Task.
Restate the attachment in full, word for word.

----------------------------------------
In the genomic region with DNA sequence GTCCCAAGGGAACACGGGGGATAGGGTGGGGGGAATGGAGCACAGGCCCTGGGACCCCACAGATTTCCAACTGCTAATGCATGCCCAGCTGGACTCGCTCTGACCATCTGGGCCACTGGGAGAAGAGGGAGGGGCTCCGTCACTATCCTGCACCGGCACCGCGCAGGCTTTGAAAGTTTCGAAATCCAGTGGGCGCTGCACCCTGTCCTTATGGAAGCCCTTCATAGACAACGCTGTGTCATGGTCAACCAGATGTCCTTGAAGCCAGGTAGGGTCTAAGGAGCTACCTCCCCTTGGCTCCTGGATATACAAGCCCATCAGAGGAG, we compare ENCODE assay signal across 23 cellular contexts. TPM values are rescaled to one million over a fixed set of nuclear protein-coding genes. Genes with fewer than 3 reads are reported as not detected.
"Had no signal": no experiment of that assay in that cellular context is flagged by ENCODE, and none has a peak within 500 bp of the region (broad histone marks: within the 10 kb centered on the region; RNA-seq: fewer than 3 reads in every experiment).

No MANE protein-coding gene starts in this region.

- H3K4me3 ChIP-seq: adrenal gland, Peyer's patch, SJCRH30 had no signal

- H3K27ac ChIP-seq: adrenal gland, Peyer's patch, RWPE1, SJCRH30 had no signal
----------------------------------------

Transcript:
In the genomic region with DNA sequence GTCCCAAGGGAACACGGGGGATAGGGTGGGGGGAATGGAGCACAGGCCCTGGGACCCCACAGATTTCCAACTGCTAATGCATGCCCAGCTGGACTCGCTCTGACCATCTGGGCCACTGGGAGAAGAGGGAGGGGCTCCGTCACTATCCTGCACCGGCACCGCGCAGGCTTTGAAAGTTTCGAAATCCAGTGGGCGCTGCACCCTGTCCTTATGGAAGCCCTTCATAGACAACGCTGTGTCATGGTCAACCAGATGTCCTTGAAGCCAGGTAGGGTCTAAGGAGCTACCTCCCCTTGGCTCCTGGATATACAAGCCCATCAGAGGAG, we compare ENCODE assay signal across 23 cellular contexts. TPM values are rescaled to one million over a fixed set of nuclear protein-coding genes. Genes with fewer than 3 reads are reported as not detected.
"Had no signal": no experiment of that assay in that cellular context is flagged by ENCODE, and none has a peak within 500 bp of the region (broad histone marks: within the 10 kb centered on the region; RNA-seq: fewer than 3 reads in every experiment).

No MANE protein-coding gene starts in this region.

- H3K4me3 ChIP-seq: adrenal gland, Peyer's patch, SJCRH30 had no signal

- H3K27ac ChIP-seq: adrenal gland, Peyer's patch, RWPE1, SJCRH30 had no signal